Pull requests represent suggestions for changes to the master branch. If you're working with a team, you can create pull requests to tell the repository maintainer to review the changes and merge them upstream. The git pull command is used to add changes to the master branch.
Pushing refers to sending your committed changes to a remote repository such as GitHub.com. For instance, if you change something locally, you'd want to then push those changes so that others may access them
Here are some basic GIT commands you need to know
With the command below you can configure your user name:
This command lets you setup the user email address you'll use in your commits.
Everything begins here. The first step is to create a new Git repo in your project's root directory. You can do so with the command below:
Git clone is a Git command line utility which is used to target an existing repository and create a clone, or copy of the target repository
Clone the repository located at ＜repo＞ into the folder called ~＜directory＞! on the local machine.
By default, there is only one branch, the main branch. You can use this command to create a new branch. Git will not switch to it automatically; you must do so manually with the following command.
Using the git branch command, you can see all of the branches that have been created. It will display a list of all branches, with the current branch marked with an asterisk and highlighted in green.
When you create a new branch, Git will automatically switch to it.
If you have multiple branches, you can easily switch between them by running git checkout:
You can delete the branch using below command
The command below will add a file to the staging area. Simply replace filename here with the name of the file you want to include in the staging area.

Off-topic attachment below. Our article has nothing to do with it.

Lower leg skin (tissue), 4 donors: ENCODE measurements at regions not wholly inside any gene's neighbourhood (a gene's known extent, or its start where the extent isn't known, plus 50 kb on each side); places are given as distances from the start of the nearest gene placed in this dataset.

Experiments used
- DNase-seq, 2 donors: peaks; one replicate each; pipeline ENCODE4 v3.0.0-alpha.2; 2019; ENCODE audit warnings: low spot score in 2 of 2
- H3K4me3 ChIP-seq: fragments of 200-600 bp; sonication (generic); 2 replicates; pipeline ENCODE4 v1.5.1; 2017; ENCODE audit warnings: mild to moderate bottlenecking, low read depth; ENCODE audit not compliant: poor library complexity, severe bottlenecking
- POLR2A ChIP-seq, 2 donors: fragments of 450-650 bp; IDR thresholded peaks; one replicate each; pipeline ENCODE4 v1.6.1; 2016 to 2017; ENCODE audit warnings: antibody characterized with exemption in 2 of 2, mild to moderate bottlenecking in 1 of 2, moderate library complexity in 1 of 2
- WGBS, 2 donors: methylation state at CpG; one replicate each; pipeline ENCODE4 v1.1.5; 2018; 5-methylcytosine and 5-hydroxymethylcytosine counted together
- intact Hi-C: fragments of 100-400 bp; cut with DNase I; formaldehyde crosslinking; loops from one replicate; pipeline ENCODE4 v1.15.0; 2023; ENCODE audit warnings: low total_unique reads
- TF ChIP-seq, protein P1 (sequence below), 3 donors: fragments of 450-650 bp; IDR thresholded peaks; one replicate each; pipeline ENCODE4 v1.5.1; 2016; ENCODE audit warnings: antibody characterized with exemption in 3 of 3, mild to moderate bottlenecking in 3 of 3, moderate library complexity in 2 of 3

You can use a wildcard to add all files in your project to the staging area.
You can add all files beginning with 'str' to the staging area by using the command below.
This command displays the current repository's status, including staged, unstaged, and untracked files.
This command allows you to specify a brief summary of your commit message.
Using the -a and -m options, you can add and commit tracked files with a single command.
This command displays the commit history for the current repository:
This command displays the current repository's commit history:
This command causes the Git log to display some statistics about the changes in each commit, such as the number of lines changed and file names.
You can use git commit —amend to modify and add changes to the most recent commit.
Replace commit-id with the id of the commit found in the commit log.
You can specify a file as a parameter to only see changes to that file. By default, git diff displays only unstaged changes.
If you want to remove a certain file from the stage:
This command stages the changes, then it expects a commit message.
When all of your work is complete and ready to be saved on a remote repository, use the commands below to push all changes:
Push a local branch for the first time:
To push a local branch to a different remote branch, you can use:
If you have to undo your last push, you can use below command.
This command will download changes from a remote repository but will not merge them into your local branch (use git pull to do that).
If other team members are working on your repository, you can use the command below to retrieve the most recent changes made to the remote repository:
When you run git merge, your HEAD branch will generate a new commit, preserving the ancestry of each commit history.
The rebase re-writes the changes of one branch onto another without creating a new commit.
Git stash temporarily shelves (or stashes) changes you've made to your working copy so you can work on something else, and then come back and re-apply them later on.